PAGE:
Voices of Change: Participatory Research in the United States and Canada

By Peter Park; Mary Brydon-Miller et al. | Go to book overview

4
Way of Working: Participatory Research and the Aboriginal Movement in Canada

TED JACKSON

The purpose of this chapter is to summarize and critique the experience since 1970 of Canada's Aboriginal1 movement in using participatory research--people's research for action--in order to achieve its self-defined goals and objectives. Participatory research--an approach which calls for collective analysis and collective action by rank-and-file members of communities and workplaces--has become a focus of interest and a mode of operation for a growing number of activists and academics internationally. Advocates of this approach are especially concerned with participatory research which is conducted within, and under the auspices of, social movements of all types, including the trade union movement, the women's movement, peasant movements in the Third World, the antinuclear movement, and indigenous people's movements.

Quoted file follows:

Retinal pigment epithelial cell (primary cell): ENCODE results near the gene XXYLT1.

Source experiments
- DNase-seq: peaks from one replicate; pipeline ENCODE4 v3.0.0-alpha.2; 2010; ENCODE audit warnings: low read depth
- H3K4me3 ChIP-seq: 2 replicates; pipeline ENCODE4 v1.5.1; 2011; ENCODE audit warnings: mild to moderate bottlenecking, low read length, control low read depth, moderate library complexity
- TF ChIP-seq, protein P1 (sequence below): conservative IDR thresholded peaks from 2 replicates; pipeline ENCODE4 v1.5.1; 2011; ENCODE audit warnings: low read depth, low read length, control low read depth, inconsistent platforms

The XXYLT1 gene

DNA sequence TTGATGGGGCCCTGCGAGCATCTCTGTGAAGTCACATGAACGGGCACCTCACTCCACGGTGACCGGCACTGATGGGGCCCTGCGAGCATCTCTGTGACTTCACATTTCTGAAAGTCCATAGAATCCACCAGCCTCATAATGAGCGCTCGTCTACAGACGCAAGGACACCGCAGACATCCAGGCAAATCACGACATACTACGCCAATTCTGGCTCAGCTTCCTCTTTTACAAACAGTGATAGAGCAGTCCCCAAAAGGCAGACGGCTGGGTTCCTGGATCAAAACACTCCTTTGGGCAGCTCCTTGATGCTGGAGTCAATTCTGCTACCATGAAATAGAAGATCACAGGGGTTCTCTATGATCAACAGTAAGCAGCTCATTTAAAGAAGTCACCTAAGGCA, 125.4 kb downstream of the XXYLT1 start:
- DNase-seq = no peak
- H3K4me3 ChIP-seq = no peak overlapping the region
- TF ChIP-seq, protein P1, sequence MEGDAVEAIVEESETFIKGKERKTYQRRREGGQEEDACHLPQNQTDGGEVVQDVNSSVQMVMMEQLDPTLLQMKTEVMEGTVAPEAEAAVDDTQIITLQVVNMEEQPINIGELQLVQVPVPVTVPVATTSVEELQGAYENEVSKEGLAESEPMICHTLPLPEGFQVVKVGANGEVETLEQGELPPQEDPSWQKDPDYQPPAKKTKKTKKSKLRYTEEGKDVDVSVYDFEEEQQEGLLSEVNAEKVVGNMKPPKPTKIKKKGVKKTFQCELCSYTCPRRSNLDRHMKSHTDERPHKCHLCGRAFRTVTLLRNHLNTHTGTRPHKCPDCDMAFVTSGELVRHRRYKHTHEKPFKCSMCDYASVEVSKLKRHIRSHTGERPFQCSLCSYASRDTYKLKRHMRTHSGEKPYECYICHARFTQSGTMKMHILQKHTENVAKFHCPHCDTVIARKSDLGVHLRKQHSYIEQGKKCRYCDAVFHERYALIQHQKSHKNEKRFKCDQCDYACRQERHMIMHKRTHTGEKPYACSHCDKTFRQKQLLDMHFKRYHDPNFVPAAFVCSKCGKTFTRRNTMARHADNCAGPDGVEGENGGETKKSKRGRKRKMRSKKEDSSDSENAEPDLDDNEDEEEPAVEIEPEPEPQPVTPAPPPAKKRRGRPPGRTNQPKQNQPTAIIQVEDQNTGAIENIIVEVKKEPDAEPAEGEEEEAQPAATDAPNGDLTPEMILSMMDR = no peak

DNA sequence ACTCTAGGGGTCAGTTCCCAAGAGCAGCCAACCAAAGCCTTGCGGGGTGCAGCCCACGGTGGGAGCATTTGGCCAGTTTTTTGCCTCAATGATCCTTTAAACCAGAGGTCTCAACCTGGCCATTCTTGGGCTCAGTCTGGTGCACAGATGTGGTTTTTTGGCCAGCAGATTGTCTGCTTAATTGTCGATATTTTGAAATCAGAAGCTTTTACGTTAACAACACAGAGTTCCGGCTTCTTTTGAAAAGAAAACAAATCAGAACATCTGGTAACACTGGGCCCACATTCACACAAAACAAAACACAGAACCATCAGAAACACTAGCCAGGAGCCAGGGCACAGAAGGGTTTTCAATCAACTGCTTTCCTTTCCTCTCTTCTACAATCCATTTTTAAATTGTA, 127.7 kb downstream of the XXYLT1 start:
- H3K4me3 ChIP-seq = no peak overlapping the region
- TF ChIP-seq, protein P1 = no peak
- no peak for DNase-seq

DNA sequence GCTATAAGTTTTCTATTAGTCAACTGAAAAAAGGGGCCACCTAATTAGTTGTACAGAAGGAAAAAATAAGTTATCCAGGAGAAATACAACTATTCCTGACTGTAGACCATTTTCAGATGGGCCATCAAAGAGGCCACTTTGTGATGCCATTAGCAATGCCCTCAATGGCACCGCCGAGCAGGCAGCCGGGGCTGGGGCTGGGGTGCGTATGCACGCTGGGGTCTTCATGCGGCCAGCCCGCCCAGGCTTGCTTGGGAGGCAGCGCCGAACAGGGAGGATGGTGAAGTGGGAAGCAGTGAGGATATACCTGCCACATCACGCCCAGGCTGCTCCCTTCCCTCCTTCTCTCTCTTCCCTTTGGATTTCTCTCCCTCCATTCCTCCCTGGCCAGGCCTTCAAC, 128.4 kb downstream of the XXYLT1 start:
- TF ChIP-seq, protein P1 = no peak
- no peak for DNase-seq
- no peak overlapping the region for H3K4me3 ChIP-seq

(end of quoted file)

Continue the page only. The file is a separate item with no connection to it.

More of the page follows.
Concern with the relationship between participatory research and social movements is more than purely methodological. It is true that certain methods for carrying out participatory research may be applied with effectiveness across a wide range of movements, and therefore frequent and frank exchanges among those who do participatory research in unions, women's organizations, and so on must be promoted. However, the concern is also strategic. Understanding participatory research experiences, particularly at the local level of social movements, may yield valuable information regarding the potential bases of new political alliances across the movement. Of course, the precise nature of cross-movement alliances will be determined by the specific conditions existing in a given social formation, at a particular historical moment.

The fundamental problem before us is how to use experience as a basis not only for predicting, but also for collectively directing, our future. An

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